When President Felipe Calderón of Mexico is received at the White House as part of his official state visit this week, he can expect President Barack Obama to reaffirm the United States’ full support for Mexico’s struggle against its violent drug cartels. So far, that has meant more than $1.3 billion in aid, much of it to the Mexican military. What it hasn’t included — and should — is pressure to uphold the human rights requirements to which both governments have agreed.
The Mexican army’s human rights record is very troubling. Soldiers deployed in counternarcotics operations have engaged in grave abuses, such as killings, torture, rape, and beatings. And if the abuses themselves aren’t worrisome enough for the Obama administration, their impact on the efficacy of the drug war should be. Each time that civilians are abused, Mexican soldiers contribute to the climate of violence and lawlessness in which the cartels thrive. Worse, the force’s abuses have cost it public trust and cooperation, both of which are vital to effective counternarcotics operations.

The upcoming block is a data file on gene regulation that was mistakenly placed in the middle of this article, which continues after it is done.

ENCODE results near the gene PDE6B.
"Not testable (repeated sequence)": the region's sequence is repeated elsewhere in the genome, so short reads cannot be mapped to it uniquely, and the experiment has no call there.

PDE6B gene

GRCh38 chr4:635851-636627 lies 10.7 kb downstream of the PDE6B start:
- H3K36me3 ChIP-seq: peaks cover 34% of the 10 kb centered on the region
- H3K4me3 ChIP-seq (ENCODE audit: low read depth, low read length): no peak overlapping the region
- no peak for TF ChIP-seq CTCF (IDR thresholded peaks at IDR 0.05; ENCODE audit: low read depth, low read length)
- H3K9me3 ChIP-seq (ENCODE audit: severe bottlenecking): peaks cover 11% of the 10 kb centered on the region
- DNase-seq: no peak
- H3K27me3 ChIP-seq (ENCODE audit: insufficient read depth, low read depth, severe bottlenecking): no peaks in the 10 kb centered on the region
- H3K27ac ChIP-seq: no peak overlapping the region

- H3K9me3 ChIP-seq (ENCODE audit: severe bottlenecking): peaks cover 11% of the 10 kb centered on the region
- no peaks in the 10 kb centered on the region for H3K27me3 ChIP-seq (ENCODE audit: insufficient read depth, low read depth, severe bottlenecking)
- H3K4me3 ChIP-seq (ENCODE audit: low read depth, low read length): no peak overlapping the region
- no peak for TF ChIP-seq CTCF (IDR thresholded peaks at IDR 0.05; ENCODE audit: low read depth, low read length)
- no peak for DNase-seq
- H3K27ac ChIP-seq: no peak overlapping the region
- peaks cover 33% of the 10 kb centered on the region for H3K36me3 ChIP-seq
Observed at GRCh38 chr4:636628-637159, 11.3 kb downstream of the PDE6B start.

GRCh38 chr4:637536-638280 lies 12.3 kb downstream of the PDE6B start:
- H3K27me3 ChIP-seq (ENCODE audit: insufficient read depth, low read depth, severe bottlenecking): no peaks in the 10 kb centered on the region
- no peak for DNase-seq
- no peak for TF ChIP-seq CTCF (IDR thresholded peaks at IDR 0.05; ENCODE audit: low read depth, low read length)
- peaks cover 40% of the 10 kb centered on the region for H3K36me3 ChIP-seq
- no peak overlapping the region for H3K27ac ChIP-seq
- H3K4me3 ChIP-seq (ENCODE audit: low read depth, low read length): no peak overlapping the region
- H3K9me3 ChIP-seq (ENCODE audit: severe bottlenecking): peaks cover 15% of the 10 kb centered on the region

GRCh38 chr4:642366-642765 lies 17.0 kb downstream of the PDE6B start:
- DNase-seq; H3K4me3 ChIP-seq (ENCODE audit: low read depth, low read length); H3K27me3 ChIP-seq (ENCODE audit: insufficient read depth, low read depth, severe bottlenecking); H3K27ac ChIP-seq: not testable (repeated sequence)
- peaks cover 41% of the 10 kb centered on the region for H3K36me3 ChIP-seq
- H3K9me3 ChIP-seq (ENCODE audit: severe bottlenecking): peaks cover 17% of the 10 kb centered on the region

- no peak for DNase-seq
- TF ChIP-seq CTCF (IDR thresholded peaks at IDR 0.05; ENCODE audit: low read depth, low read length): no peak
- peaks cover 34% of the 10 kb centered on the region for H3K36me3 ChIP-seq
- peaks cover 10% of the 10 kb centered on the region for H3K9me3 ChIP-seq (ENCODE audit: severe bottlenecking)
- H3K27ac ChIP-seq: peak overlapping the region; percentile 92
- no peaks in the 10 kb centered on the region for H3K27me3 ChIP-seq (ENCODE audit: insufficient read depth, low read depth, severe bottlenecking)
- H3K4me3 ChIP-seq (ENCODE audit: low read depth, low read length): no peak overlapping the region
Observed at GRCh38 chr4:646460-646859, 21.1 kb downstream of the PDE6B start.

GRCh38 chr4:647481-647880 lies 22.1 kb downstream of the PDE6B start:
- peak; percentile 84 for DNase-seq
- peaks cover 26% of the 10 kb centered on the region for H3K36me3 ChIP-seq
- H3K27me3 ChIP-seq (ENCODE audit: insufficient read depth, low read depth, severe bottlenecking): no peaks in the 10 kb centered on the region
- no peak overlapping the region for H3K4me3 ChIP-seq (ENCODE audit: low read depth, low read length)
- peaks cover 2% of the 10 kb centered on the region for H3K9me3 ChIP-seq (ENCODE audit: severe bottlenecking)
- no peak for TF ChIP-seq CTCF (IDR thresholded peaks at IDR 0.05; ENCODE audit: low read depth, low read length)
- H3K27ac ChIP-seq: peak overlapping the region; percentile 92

Understanding this, the United States and Mexico included human rights requirements in the Merida Initiative, a comprehensive plan begun in 2007 to confront organized crime. But rather than cracking down, the Calderón government has largely ignored the requirements and pretended its human rights problems don’t exist. Meeting Obama last year, Calderón publicly challenged human rights advocates to point to “any case, just one case, where the proper authority has not acted in a correct way.”
In fact, Mexico’s own National Human Rights Commission has done a comprehensive job of providing just those sorts of examples.
I’m sure Obama will speak in strongly-worded language fresh off the teleprompter between apologies for Arizona.